The new genus is also similar to the genus Cylindrotelphusa Alcock, 1909 in some carapace morphology and male gonopod structures, notably in the highly convex carapace, narrow front, small external orbital angle, narrowly triangular male abdomen, narrowly triangular telson with concave outer margins and an acutely triangular apex, highly curved G1 terminal segment, and short G2 distal segment (Figures 2A,B,C,D,E,F,G and 3B,D,F,H,I; see Bahir and Yeo 2007: Figures four (A,D), five (A,B,C)). However, the new genus, in addition to lacking a flagellum on the third maxilliped exopod, can be differentiated from Cylindrotelphusa by the relatively squarish (cl/cw = 0.9) and more convex carapace (ch/cw = 0.7), striated anterolateral margin, indistinct postorbital cristae, indistinct epibranchial tooth, prominent and deep suture between thoracic sternites S2, S3 and S3, S4, stout G1 with a distinctly curved, short terminal segment, 0.3 times the length of the subterminal segment (Figures 2A,C,D and 3A,C,F) [vs. the relatively transverse (cl/cw = 0.8) and less convex carapace (ch/cw = 0.5), serrated anterolateral margin, distinct postorbital cristae, small, blunt epibranchial tooth, less prominent and shallow suture between thoracic sternites S2, S3 and S3, S4, slender G1 with a sickle-shaped, long terminal segment, 0.55 times the length of the subterminal segment] (see Bahir and Yeo 2007: Figures four (A), five (A,C)). Arcithelphusa cochleariformis, new species, is highly distinct among the other Indian freshwater crabs due to its squarish, highly arched carapace, appearing box-like in frontal view, and long, stout, spoon-shaped G1. The new species is morphologically similar to Cylindrotelphusa steniops, particularly due to its deep carapace, narrow front, poorly developed external orbital angle, prominently curved G1 terminal segment and short G2 distal segment. However, both the species are markedly different in many other morphological features as discussed above.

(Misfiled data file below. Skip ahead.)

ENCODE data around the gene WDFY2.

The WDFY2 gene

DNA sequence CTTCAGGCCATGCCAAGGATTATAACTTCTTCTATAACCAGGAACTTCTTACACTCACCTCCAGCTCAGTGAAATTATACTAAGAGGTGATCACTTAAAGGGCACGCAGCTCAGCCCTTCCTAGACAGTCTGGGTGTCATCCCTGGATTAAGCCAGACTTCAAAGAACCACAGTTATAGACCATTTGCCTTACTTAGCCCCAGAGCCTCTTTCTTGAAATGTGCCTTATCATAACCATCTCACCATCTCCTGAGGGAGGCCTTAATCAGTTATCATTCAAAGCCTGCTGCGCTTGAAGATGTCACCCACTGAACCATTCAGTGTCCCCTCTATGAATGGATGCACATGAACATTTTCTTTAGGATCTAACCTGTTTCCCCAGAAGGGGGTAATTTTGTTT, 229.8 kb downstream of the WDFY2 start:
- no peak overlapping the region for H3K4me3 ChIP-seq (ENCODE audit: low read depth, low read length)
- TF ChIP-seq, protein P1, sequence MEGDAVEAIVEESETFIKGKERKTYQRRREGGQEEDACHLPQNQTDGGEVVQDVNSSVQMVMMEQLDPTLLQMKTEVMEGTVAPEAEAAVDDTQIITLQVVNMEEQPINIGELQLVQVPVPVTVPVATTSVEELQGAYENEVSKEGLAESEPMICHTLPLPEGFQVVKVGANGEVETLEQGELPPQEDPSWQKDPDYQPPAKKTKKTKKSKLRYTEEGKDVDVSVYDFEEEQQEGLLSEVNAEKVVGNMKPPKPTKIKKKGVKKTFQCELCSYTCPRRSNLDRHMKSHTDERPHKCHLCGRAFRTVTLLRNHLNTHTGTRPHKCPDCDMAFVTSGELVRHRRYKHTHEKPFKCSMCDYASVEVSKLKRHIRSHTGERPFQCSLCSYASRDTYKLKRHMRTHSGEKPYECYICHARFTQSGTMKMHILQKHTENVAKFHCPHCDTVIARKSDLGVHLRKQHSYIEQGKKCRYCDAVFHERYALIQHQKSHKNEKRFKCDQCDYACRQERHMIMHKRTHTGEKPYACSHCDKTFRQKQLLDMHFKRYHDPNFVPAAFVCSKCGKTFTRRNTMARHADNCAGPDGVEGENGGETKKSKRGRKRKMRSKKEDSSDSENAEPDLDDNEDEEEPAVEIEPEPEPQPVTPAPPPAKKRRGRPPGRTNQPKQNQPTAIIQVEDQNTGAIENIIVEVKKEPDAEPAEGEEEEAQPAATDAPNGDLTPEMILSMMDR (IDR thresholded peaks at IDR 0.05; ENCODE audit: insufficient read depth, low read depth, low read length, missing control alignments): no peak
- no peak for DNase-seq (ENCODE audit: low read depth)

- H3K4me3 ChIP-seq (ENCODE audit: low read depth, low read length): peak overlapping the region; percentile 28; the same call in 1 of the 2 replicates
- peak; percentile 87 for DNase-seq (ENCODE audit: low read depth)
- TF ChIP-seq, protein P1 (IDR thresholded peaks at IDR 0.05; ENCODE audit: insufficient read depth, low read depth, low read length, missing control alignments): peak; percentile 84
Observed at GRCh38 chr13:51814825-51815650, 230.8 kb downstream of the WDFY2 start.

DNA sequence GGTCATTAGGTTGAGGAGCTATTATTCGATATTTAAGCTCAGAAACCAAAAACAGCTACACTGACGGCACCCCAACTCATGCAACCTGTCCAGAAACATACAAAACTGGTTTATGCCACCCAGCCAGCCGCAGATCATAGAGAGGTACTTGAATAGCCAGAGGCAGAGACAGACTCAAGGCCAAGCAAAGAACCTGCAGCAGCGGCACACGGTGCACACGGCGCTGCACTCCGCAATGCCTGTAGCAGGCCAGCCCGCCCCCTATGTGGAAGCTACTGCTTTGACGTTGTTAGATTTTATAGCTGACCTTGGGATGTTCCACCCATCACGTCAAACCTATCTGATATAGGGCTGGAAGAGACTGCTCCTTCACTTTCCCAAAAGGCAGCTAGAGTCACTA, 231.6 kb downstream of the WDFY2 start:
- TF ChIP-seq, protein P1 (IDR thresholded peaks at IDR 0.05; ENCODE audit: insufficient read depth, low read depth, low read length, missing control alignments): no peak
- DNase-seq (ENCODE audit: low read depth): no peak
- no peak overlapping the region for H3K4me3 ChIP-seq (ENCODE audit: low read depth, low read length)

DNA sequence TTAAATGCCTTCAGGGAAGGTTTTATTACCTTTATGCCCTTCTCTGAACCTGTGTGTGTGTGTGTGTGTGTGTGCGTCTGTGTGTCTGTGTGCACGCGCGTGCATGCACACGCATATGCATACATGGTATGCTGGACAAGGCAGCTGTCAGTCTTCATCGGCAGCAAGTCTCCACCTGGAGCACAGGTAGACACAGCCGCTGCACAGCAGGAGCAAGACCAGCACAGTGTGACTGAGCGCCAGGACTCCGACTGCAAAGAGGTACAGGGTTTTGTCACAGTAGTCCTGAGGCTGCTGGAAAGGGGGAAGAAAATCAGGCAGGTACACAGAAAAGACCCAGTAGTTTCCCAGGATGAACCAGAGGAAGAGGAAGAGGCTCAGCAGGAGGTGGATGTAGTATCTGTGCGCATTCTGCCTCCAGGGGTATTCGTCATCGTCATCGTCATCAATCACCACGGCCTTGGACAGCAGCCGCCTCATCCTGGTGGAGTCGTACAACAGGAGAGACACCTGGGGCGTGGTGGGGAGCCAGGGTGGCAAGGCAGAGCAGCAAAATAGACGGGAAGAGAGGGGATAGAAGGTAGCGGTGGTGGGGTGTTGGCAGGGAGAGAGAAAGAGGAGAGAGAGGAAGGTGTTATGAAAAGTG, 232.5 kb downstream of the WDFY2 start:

Altogether, 14 genera and 36 species of gecarcinucid freshwater crabs are now found in the Western Ghats of India: Arcithelphusa gen. nov. [A. cochleariformis sp. nov.]; Baratha Bahir & Yeo, 2007 [B. peena Bahir & Yeo, 2007, B. pushta Bahir & Yeo, 2007]; Barytelphusa Alcock, 1909 [B. cunicularis (Westwood, 1836), B. guerini (H. Milne Edwards, 1853), B. mccanni (Chopra & Das, 1935)]; Cylindrotelphusa [C. steniops]; Gecarcinucus H. Milne Edwards, 1844 [G. edwardsi Alcock, 1909, G. jacquemontii H. Milne Edwards, 1844]; Ghatiana [G. aurantiaca, G. hyacintha Pati & Sharma 2014]; Gubernatoriana [G. basalticola, G. gubernatoris, G. pilosipes (Alcock, 1909), G. triangulus Pati & Sharma 2014]; Inglethelphusa [I. fronto]; Lamella Bahir & Yeo, 2007 [L. lamellifrons (Alcock, 1909)]; Pilarta [P. anuka]; Snaha [S. aruna, S. escheri (Roux, 1931)]; Travancoriana Bott, 1969 [T. charu Bahir & Yeo, 2007, T. convexa (Roux, 1931), T. granulata Pati & Sharma, 2014, T. kuleera Bahir & Yeo, 2007, T. pollicaris (Alcock, 1909), T. schirnerae Bott, 1969]; Vanni Bahir & Yeo, 2007 [V. ashini Bahir & Yeo, 2007, V. deepta Bahir & Yeo, 2007, V. giri Bahir & Yeo, 2007, V. malabarica (Henderson, 1912), V. nilgiriensis (Roux, 1931), V. pusilla (Roux, 1931), V. travancorica (Henderson, 1912)]; Vela Bahir & Yeo, 2007 [V. carli, V. pulvinata (Alcock, 1909), V. virupa Bahir & Yeo, 2007].
Ecological requirements (habitat, food and feeding habits) are the same for A. cochleariformis and the sympatric species, V. carli (A.R. Sudha Devi, unpublished data). Both the species live in burrows adjoining to stagnant or running water and also in burrows away from water channels in open or shaded areas. Vela carli is primarily an omnivore or scavenger, but sometimes it shows opportunistic carnivore behaviour by preying upon small rats and water snakes. Suitable habitats containing optimum water levels (marshy land, paddy fields, betel nut or banana plantations) and availability of rich food sources, particularly from plant materials (including decaying leaves) and plant-associated animals (earthworms, insects), are the key factors for survival of these crabs in the Western Ghats of Wayanad district. In these circumstances, possibilities of occurrence of A. cochleariformis in other areas of Kerala and neighbouring states with similar conditions of habitat cannot be ignored.